Meanwhile… I’m now worse off in multiple locations as there is now only 2G…

    Good work.

    1. Avatar photo gina says:

      This is the United Kingdom, home of laughable technical implementations and any number of committees and endless public enquiries. So which part of ‘improvement’ were you extecting

    2. Avatar photo No name says:

      This is something I’ve noticed. Where 3G was, you only get 2G now. But if you force your phone to 4G only, 4G works.

      They have some work to do with their configuration. There really is a problem with getting put on 2G when decent 4G signal is around.

    3. Avatar photo Peter says:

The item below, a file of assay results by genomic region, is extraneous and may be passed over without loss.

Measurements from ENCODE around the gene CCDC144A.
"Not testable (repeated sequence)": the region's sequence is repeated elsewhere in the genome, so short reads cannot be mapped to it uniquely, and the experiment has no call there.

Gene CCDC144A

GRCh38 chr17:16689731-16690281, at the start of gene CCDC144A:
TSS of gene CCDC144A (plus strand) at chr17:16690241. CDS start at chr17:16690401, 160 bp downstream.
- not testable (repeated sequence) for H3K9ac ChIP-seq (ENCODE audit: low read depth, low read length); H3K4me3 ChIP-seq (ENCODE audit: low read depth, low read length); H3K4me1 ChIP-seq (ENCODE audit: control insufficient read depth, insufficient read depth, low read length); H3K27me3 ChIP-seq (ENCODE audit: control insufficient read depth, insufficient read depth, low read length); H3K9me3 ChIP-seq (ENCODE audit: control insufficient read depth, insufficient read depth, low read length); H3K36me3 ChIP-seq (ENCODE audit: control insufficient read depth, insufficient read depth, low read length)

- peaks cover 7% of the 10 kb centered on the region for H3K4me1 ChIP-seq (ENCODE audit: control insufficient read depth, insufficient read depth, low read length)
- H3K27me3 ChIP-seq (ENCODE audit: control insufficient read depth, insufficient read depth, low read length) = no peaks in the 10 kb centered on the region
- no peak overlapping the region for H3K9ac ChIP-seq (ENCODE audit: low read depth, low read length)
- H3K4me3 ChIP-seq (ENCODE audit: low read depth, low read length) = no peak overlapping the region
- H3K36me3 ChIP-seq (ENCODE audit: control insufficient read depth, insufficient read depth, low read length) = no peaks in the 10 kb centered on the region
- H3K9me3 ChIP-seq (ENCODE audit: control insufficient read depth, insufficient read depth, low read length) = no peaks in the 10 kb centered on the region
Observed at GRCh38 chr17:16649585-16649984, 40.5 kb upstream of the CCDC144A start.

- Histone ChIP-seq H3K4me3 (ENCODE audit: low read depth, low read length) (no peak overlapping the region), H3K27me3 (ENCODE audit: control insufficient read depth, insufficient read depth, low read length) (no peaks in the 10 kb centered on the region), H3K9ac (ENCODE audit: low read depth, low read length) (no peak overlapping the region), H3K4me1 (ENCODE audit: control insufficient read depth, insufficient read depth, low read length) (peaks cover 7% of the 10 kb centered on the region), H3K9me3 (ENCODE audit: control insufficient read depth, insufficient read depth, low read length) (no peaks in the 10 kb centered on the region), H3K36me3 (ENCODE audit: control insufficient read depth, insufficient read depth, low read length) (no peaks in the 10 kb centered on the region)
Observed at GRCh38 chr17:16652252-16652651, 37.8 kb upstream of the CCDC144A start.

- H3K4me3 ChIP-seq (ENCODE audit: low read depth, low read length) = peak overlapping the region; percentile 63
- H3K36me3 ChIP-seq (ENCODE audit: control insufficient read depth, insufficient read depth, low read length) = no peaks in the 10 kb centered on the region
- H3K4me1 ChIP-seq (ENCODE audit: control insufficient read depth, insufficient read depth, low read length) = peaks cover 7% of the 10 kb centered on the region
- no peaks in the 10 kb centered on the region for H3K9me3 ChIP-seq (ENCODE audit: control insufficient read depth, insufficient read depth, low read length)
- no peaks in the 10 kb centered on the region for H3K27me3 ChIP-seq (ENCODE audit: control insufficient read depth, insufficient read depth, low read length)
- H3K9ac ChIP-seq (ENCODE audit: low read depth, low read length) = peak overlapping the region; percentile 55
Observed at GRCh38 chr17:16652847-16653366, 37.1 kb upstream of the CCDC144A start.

Sounds like a problem with your phone.

    4. Avatar photo Jimmy says:

      I don’t think it necessarily is, Peter. My phone would fall back to 3G much more regularly on Vodafone than it would on EE. Same handset, two SIMs.

    5. Avatar photo Jon says:

      EE & VF have a fundamentally different network design, where the 3G fallback is concerned.

    6. Avatar photo Martyn says:

      Now now, I fired up my analogue Motorola 8500X and I’m pleased to report it’s working well, stop complaining lads, there is hope for us yet.

  2. Avatar photo Oli says:

    I used to get decent 4G coverage at home and good 3G coverage around the estate.

    Now I am struggling to get even a single bar of 4G and most of my apps struggle to load.

    I joined VF because compared to other providers, they did seem to have a good coverage and decent speeds (10mbps) enough to use the apps on my phone.

  3. Avatar photo DD says: